3.4.2. Application of EM
Good laboratory practices specifically emphasize the cleaning of glassware otherwise the most carefully executed work may give an erroneous result if contaminated glassware is used. All glassware was washed properly rinsed with acids and finally with distilled water. Flasks used for wastewater treatment experiments oven dried before used to avoid any contamination.
EM activated solution was applied on samples collected from tannery, outside channel of tannery and collective drain wastewater. Efficacy of five different doses of EM activated solution was checked i.e. 1 ml, 2 ml, 3 ml, 4 ml and 5 ml for treatment of tannery wastewaters. EMAS was applied on samples in flasks containing 500 ml of sample and one was for control on which EMAS dose was not applied. All these experiments were performed at ambient room temperature and flasks were cotton plug (not air tight) for avoiding any contamination. The reaction time was given to microorganisms to treat wastewater pollutants. After intervals of day the treated samples were analysed to check the pollutants reduction in wastewater.
3.5. Physico-Chemical Analysis of Wastewater
The analysis of wastewater before and after treatment was made to find out the efficiency of the EM culture. Effect of EM treatment was tested on following wastewater parameters pH, Electrical Conductivity (EC), Dissolved oxygen (DO), Biological Oxygen Demand (BOD5), Chemical Oxygen Demand (COD), Total Dissolved Oxygen (TDS), Total Suspended Solids (TSS), Chloride, Sulphide, Sulfate and Chromium. Replicates readings were taken for accuracy work.
pH, Electrical Conductivity and Sulphide was analysed after 3rd, 5th and 13th day of treatment while remaining parameters were tested after 5th and 13th day of treatment on the availability of solutions and equipments. Samples collected from treatment plant were not selected for treatment purpose only physico-chemical analysis was performed for these samples.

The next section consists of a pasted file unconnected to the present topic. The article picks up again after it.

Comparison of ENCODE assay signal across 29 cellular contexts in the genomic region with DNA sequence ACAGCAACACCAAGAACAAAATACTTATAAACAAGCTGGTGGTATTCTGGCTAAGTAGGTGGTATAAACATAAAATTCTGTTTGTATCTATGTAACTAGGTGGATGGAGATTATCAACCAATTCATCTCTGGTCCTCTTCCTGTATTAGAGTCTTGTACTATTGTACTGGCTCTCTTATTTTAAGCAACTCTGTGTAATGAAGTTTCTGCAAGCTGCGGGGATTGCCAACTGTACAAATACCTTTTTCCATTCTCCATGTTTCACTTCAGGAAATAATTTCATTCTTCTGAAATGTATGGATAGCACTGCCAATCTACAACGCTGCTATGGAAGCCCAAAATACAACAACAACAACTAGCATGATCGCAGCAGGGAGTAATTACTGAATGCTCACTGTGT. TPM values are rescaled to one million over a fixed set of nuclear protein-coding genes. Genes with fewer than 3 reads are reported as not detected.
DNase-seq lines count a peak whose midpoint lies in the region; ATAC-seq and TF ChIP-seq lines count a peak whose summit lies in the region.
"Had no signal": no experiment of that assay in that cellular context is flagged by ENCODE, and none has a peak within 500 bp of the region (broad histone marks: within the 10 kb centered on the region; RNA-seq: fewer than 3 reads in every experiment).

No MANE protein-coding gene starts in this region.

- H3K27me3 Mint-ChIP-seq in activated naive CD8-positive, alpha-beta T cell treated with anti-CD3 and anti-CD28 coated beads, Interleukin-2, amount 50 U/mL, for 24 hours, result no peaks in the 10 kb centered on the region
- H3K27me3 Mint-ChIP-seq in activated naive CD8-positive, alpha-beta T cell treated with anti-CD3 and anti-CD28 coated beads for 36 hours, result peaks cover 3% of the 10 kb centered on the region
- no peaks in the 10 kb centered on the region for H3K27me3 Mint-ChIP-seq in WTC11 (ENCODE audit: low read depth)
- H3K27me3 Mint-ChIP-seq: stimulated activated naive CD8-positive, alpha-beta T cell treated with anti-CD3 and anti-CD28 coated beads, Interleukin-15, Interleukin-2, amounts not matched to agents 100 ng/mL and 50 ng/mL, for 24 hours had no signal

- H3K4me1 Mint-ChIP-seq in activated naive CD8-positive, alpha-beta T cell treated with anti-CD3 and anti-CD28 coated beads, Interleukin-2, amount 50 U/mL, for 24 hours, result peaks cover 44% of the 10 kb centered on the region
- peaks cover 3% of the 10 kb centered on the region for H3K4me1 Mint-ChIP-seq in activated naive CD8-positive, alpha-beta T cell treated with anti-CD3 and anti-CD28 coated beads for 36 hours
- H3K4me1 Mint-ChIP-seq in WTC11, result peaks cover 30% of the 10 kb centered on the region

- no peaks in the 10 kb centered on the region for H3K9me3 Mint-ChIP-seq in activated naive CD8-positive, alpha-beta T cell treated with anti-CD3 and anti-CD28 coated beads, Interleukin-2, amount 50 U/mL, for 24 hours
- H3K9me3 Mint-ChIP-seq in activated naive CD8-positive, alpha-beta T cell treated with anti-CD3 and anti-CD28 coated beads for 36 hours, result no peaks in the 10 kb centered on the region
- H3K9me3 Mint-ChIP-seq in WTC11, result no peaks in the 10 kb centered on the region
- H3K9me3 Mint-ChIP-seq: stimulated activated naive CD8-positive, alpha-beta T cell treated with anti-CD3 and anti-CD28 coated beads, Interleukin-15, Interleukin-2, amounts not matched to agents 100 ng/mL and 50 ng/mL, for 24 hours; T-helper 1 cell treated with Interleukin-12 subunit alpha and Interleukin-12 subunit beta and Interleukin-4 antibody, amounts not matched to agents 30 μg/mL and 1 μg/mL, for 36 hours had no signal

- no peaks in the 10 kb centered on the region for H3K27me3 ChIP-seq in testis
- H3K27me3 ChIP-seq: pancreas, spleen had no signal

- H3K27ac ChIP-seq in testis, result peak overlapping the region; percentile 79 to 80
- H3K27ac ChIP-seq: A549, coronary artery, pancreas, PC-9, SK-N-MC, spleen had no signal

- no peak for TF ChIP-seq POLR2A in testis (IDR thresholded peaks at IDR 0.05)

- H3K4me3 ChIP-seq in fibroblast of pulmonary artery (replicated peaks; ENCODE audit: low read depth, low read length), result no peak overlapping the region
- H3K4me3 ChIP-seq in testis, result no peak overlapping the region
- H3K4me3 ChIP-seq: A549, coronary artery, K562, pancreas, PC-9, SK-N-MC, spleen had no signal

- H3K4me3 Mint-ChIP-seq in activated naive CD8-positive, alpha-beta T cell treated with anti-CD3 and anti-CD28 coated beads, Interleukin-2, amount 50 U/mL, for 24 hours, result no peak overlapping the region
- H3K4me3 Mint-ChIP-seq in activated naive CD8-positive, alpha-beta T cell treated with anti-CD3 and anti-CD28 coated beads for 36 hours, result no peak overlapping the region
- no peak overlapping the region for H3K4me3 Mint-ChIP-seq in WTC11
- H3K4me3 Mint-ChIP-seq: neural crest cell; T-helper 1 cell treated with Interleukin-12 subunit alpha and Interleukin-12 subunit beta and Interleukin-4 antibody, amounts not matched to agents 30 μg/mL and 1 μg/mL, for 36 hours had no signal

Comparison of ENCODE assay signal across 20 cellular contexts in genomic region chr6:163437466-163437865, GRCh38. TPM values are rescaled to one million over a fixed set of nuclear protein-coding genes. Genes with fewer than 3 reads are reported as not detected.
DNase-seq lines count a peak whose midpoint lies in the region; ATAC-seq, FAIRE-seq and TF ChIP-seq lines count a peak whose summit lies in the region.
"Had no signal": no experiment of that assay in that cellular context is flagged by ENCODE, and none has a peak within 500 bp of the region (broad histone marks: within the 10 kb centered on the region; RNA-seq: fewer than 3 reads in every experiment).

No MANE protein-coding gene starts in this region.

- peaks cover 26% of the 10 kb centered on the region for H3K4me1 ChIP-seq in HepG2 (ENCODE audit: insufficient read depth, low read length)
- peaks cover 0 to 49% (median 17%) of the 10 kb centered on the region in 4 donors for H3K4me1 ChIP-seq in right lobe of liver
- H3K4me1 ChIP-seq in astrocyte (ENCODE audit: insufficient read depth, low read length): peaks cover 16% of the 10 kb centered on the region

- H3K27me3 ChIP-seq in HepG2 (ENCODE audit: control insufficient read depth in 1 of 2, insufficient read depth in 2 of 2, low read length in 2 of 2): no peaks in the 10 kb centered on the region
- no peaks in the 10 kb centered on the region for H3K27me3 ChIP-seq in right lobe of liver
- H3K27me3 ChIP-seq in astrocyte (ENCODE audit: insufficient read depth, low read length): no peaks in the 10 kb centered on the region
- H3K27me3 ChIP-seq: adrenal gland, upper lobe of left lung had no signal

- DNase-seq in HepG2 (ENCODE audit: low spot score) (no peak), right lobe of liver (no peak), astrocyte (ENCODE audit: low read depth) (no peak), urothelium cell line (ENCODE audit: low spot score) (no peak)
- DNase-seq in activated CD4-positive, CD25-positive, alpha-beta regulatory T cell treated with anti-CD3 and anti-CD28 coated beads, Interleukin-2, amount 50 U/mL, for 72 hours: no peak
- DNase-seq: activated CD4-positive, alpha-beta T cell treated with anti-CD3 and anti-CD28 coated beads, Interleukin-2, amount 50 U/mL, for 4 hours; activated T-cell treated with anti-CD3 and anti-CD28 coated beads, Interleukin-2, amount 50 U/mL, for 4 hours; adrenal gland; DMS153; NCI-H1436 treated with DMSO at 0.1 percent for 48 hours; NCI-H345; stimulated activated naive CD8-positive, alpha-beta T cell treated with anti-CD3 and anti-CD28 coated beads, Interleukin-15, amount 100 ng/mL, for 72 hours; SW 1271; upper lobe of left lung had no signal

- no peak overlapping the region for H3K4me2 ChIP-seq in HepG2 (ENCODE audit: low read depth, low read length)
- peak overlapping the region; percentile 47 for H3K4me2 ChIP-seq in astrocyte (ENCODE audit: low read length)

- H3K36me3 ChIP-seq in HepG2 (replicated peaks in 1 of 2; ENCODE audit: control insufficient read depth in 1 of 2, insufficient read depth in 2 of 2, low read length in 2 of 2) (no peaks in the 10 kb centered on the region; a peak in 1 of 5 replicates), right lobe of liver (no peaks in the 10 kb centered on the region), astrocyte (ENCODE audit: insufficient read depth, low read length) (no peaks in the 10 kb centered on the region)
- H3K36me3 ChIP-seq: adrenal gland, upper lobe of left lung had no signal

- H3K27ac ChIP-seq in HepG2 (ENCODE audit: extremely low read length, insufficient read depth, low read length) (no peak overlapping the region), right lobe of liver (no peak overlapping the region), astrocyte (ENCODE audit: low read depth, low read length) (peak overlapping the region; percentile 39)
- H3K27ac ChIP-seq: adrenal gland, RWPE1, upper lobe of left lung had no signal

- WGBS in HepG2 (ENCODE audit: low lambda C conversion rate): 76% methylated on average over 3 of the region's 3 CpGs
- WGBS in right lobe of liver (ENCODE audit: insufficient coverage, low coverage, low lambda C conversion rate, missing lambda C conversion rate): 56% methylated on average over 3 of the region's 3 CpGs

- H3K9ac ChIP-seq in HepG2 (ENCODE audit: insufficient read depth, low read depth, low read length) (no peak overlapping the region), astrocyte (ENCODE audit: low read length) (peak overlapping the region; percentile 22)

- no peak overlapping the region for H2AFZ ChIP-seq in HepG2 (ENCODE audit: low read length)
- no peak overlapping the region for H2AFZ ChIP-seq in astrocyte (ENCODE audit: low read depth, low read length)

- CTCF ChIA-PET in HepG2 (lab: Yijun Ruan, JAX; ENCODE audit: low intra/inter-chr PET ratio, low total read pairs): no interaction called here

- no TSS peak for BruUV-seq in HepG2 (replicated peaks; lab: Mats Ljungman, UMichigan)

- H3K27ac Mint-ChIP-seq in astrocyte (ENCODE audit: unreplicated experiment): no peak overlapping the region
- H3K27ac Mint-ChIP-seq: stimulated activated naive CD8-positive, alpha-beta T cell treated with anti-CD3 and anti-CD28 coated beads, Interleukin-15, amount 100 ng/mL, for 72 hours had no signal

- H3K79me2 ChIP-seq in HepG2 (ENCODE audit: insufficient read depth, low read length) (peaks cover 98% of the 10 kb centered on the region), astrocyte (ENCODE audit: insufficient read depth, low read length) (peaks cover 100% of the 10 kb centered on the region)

pH determines the concentration of hydrogen ions and measure the acidity and basicity of sample. pH in laboratory was checked in laboratory by using Micro pH 2001 digital meter. Temperature was also taken from pH meter.
Electrical Conductivity (EC)
Electrical Conductivity is a measured of conducting an electric current in water or sample and it depends on the presence, concentration and mobility of ions. EC was determined by using JENWA 4010 conductivity meter.
Dissolved oxygen (DO)
Dissolved Oxygen was determined by using Microprocessor AutoCal Hl 9143DO meter. The DO meter electrode was rinsed in distilled water and was connected to DO meter. The dissolved oxygen measurement was running continuously, it become stable after a short while at a certain reading showed DO value in mg/L.
Determination of TDS and TSS
Total Dissolved Solids (TDS) comprise of inorganic salts and small amounts of organic matter that are dissolved in water while Total Suspended Solids (TSS) consist of solid particles of organic and inorganic matter that are suspended in wastewater and regarded as a type of pollutants.
For determination of TSS and TDS shake the sample vigorously by keeping sample on magnetic stirrer to suspend sediment that settled on bottom. Using forceps placed the pre weighed filters on the funnel base. Then measured amount of sample was filtered and transferred the filtrate to a pre-rinsed, china dish. Then china dish with filtrate was placed in oven at 180Â°C liquid for evaporation of liquid. Before weighing kept the china dish in desiccators to cool and weighed the nearest 0.0001g (0.1 mg). For TSS determination, aluminum dishes with filters kept in oven at 105Â°C until the filter papers dried and died filter papers were kept in desiccators to cool before weighing. TDS and TSS were calculated from formulas given in Annex (APHA, 2005).
Calculations for TDS and TSS:
Total Dissolved Solids
TDS (mg/L) = post-weight of china dish (mg) - pre-weight of china dish (mg) Ã-1000 Sample volume (mL)
Total Suspended Solids
TSS (mg/L) = post-weight of filter paper (mg) - pre-weight of filter paper (mg) Ã-1000
Sample volume (mL)
Biological Oxygen Demand (BOD5)